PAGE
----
Trump held his first news conference since the election and three nominees had confirmation hearings on Capitol Hill. Here’s what’s going on:

President-elect Donald Trump’s first news conference since last summer managed to overtake a day full of transition news on Capitol Hill. For the first time, Trump said he believes it was Russia that hacked the Democratic National Committee, but he continued to downplay the idea that Russian President Vladimir Putin could manipulate him.

“If Putin likes Donald Trump, guess what folks, that’s an asset, not a liability,” Trump said in the lobby of Trump Tower in Manhattan. “I don’t know if I’ll get along with Vladimir Putin . . . but even if I don’t, does anyone in this room think Hillary Clinton would be tougher on Putin than me? Give me a break.”

Washington Post Fact Checker Glenn Kessler assesses five moments from President-elect Donald Trump's Jan. 11 question-and-answer session with reporters. (Sarah Parnass,Glenn Kessler/The Washington Post)

QUESTIONS REMAIN ABOUT TRUMP TIES TO BUSINESS

The ostensible purpose of Wednesday’s news conference was for Trump to reveal how he plans to divorce himself from his businesses for the next four years to avoid conflicts of interest.

This is where his lawyer, Sheri Dillon of Morgan Lewis, came in. In an unusual turn, Trump brought her to the microphone during the event to explain his plan: He will retain ownership of the Trump Organization but shift assets into a trust managed by his sons and give up his position as an officer of the company. The company will make no new foreign deals, Dillon said, and domestic deals will undergo an ethics review.

As for Trump’s new D.C. hotel, Dillon said profits from any payments from foreign governments will be donated to the U.S. Treasury.

President-elect Donald Trump speaks during a news conference in New York on Wednesday. (Jabin Botsford/The Washington Post)

PLAN IS INADEQUATE, SAYS FEDERAL ETHICS CHIEF

The announcement prompted a highly critical response from Walter Shaub, the director of the Office of Government Ethics, who said Trump “doesn’t meet the standards . . . that every president of the past four decades has met.” The trust that will be run by Trump’s sons is “not even close” to the kind of blind trust ethics experts had called for, said Shaub, who was appointed by President Obama in 2013 to advise the executive branch.

VA SECRETARY ANNOUNCED

Trump also used the news conference to announce his pick to lead the Department of Veterans Affairs: David Shulkin, a physician now serving as VA undersecretary. He will be the first Obama administration holdover in Trump’s Cabinet.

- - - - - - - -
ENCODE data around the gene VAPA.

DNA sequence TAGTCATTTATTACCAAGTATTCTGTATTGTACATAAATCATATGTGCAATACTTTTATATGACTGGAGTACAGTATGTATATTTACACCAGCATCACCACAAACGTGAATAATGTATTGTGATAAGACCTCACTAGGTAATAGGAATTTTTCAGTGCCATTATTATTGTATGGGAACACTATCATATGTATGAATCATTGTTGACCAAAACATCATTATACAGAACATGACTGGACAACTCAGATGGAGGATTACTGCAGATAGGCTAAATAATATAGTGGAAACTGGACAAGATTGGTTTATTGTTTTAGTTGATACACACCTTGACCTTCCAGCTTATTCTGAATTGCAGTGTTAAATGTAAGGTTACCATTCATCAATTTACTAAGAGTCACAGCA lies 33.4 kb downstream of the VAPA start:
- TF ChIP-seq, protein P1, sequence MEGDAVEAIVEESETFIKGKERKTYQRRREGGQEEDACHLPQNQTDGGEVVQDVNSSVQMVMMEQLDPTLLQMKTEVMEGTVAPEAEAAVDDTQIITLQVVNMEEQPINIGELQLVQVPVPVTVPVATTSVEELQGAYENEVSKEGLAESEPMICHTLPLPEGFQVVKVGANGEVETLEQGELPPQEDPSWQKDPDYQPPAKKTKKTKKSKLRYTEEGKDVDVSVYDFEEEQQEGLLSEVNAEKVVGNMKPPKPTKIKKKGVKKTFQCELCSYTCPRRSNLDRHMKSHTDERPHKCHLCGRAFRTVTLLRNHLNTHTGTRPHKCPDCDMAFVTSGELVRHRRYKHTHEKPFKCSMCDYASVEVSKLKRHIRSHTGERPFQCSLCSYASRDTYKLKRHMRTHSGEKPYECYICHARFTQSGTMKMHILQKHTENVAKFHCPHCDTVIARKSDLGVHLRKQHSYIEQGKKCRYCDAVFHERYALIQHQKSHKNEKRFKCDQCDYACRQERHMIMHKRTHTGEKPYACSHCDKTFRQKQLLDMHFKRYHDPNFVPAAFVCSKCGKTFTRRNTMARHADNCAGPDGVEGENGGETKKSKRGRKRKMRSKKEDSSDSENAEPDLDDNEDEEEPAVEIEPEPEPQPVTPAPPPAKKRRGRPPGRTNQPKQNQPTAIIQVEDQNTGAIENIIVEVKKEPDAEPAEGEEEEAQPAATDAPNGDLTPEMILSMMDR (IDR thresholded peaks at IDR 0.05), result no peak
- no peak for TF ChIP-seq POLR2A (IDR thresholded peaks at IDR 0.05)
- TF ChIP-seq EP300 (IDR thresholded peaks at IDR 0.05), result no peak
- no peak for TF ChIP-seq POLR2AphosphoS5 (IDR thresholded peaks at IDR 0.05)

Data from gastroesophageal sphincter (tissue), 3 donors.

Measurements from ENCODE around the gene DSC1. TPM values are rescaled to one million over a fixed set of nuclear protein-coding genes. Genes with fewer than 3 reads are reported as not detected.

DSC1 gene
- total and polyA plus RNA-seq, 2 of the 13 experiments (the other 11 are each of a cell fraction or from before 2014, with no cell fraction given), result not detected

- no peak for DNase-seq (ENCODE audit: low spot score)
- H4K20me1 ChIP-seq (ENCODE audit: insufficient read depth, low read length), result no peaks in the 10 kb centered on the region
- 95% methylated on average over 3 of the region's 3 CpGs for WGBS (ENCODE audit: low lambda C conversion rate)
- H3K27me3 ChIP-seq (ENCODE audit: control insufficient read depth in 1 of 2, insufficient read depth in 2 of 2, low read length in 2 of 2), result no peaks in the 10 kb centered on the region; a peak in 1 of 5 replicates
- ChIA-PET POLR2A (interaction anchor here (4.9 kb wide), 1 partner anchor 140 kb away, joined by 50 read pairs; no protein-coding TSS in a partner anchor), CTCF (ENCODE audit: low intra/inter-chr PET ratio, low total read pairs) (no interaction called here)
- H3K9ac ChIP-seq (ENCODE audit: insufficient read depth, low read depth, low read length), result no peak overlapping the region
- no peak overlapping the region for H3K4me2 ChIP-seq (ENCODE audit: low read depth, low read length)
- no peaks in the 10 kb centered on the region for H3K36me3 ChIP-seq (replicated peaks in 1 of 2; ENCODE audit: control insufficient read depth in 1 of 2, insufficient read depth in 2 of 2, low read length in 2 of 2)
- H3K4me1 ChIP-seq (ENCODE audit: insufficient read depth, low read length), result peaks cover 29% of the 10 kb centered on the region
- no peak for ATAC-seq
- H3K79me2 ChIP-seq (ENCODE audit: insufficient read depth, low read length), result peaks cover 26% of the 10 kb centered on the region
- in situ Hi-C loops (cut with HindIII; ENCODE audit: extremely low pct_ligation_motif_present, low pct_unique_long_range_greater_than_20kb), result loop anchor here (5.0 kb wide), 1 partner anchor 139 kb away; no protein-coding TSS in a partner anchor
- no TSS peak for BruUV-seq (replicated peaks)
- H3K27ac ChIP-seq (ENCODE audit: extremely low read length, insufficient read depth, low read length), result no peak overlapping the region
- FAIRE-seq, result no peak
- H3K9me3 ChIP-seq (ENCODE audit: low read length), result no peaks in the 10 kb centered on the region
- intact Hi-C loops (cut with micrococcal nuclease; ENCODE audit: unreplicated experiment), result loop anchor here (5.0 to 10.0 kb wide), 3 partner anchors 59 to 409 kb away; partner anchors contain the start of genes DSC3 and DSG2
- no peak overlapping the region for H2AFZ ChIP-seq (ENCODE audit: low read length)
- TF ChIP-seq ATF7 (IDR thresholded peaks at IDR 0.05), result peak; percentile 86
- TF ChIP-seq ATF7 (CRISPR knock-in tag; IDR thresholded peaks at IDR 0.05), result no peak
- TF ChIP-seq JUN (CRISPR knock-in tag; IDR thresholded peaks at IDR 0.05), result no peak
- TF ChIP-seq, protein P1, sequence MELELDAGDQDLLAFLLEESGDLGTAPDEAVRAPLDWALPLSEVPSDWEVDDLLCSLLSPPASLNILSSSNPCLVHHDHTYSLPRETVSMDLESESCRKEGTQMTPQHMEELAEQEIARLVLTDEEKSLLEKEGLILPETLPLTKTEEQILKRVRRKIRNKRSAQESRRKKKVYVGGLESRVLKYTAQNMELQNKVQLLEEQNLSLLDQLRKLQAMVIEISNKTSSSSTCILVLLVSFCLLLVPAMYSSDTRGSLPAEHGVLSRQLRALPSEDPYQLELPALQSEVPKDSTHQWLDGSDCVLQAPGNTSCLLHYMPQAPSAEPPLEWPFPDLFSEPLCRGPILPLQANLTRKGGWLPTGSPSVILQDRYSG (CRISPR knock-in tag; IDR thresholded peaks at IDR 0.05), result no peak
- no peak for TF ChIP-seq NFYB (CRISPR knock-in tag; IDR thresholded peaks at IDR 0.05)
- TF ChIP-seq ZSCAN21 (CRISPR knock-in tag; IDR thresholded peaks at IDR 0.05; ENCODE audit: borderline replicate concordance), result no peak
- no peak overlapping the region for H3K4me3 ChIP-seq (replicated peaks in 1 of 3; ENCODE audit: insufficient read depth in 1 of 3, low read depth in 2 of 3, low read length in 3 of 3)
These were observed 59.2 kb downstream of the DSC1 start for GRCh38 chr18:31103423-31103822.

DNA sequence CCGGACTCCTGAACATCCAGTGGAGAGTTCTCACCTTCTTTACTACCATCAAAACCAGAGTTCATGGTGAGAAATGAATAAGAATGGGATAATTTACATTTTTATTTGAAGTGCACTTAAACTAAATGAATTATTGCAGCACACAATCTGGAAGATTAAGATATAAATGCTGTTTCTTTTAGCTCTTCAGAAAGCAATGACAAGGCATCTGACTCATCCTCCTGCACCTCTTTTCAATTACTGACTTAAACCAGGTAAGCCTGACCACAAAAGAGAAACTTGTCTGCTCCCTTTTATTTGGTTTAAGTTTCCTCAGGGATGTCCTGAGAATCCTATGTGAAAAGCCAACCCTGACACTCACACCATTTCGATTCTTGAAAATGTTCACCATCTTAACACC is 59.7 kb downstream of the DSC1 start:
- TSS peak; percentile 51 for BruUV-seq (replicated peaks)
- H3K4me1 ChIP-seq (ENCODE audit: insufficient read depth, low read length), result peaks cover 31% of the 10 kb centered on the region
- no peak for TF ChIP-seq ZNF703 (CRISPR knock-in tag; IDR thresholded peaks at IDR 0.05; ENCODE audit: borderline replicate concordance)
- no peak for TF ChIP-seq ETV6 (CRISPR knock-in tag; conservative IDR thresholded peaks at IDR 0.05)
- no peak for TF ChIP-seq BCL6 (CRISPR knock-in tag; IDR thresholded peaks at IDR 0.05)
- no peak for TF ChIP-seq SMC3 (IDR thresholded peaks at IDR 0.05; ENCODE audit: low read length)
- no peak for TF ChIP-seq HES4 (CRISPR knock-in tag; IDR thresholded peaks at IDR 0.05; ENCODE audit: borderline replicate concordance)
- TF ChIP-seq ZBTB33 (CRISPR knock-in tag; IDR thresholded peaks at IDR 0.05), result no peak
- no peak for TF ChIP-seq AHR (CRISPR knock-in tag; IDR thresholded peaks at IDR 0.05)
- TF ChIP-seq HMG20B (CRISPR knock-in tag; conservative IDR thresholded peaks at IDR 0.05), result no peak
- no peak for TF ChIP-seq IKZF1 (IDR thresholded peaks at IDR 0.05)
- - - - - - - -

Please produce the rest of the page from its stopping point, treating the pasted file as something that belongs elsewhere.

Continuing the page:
Rex Tillerson, President-elect Trump's nominee for secretary of state, had a rocky first day facing members of the Senate during his confirmation hearing on Jan. 11 at the Capitol. (Peter Stevenson/The Washington Post)

TILLERSON, SESSIONS, CHAO UNDERGO HEARINGS

Several of Trump’s Cabinet nominees underwent confirmation hearings Wednesday, with secretary of state-designee Rex Tillerson receiving sharp questions from the Senate Foreign Relations Committee, and secretary of transportation-designee Elaine Chao, wife of Senate Majority Leader Mitch McConnell (R-Ky.) enjoying a cozy, low-key welcome from the Senate Commerce Committee.

The big news out of Tillerson’s hearing was Sen. Marco Rubio’s (R-Fla.) tough questioning of the nominee, who needs Rubio’s vote to be confirmed. For example, Tillerson at one point declined to call Putin a war criminal, which Rubio called “discouraging.”

Meanwhile, in the Judiciary Committee, Sen. Cory Booker (D-N.J.) delivered a passionate speech explaining why he will break with tradition and oppose his colleague Sen. Jeff Sessions (R-Ala.) for attorney general. His remarks were the first time a sitting senator has testified against another’s nomination for a Cabinet post.

Sessions did not appear as a witness for his second day of hearings.

YOUR GUIDE TO TOMORROW’S HEARINGS

Three other Trump picks will face questioning on Thursday:

  • Retired Marine Gen. James Mattis, nominated for defense secretary, will appear before the Senate Armed Services Committee at 9:30 a.m.
  • Ben Carson, nominated for housing and urban development secretary, will appear before the Senate Banking Committee at 10 a.m.
  • Rep. Mike Pompeo (R-Kan.), nominated for CIA director, will appear before the Senate Intelligence Committee at 10 a.m.

Follow our updated guide to the hearing schedule here.